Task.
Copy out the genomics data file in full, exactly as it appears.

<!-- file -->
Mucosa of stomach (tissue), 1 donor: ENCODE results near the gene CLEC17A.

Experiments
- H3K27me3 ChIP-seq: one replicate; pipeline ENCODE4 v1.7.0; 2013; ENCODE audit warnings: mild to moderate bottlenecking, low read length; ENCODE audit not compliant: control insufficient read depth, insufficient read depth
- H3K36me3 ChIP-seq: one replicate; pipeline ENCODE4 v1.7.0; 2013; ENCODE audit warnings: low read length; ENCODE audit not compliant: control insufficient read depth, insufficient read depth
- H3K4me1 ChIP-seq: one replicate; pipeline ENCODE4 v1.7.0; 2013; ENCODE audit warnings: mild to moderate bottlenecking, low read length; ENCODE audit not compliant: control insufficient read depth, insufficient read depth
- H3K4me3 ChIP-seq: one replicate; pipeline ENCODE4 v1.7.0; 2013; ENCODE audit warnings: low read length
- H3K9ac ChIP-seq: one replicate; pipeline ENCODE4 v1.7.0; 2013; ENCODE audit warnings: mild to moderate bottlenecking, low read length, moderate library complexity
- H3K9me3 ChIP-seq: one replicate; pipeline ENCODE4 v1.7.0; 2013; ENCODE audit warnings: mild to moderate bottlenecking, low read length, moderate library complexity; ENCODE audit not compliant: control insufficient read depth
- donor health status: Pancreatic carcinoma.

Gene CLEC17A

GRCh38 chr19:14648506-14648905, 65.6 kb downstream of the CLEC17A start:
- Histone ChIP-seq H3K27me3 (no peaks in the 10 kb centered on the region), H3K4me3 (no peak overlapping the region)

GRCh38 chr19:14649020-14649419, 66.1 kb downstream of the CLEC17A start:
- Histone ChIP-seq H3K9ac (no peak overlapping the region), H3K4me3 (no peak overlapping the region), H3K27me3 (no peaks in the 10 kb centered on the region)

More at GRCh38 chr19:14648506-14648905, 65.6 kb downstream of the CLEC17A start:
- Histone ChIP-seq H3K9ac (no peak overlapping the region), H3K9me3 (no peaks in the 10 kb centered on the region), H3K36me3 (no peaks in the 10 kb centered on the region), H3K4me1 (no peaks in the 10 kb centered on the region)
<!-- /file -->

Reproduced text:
Mucosa of stomach (tissue), 1 donor: ENCODE results near the gene CLEC17A.

Experiments
- H3K27me3 ChIP-seq: one replicate; pipeline ENCODE4 v1.7.0; 2013; ENCODE audit warnings: mild to moderate bottlenecking, low read length; ENCODE audit not compliant: control insufficient read depth, insufficient read depth
- H3K36me3 ChIP-seq: one replicate; pipeline ENCODE4 v1.7.0; 2013; ENCODE audit warnings: low read length; ENCODE audit not compliant: control insufficient read depth, insufficient read depth
- H3K4me1 ChIP-seq: one replicate; pipeline ENCODE4 v1.7.0; 2013; ENCODE audit warnings: mild to moderate bottlenecking, low read length; ENCODE audit not compliant: control insufficient read depth, insufficient read depth
- H3K4me3 ChIP-seq: one replicate; pipeline ENCODE4 v1.7.0; 2013; ENCODE audit warnings: low read length
- H3K9ac ChIP-seq: one replicate; pipeline ENCODE4 v1.7.0; 2013; ENCODE audit warnings: mild to moderate bottlenecking, low read length, moderate library complexity
- H3K9me3 ChIP-seq: one replicate; pipeline ENCODE4 v1.7.0; 2013; ENCODE audit warnings: mild to moderate bottlenecking, low read length, moderate library complexity; ENCODE audit not compliant: control insufficient read depth
- donor health status: Pancreatic carcinoma.

Gene CLEC17A

GRCh38 chr19:14648506-14648905, 65.6 kb downstream of the CLEC17A start:
- Histone ChIP-seq H3K27me3 (no peaks in the 10 kb centered on the region), H3K4me3 (no peak overlapping the region)

GRCh38 chr19:14649020-14649419, 66.1 kb downstream of the CLEC17A start:
- Histone ChIP-seq H3K9ac (no peak overlapping the region), H3K4me3 (no peak overlapping the region), H3K27me3 (no peaks in the 10 kb centered on the region)

More at GRCh38 chr19:14648506-14648905, 65.6 kb downstream of the CLEC17A start:
- Histone ChIP-seq H3K9ac (no peak overlapping the region), H3K9me3 (no peaks in the 10 kb centered on the region), H3K36me3 (no peaks in the 10 kb centered on the region), H3K4me1 (no peaks in the 10 kb centered on the region)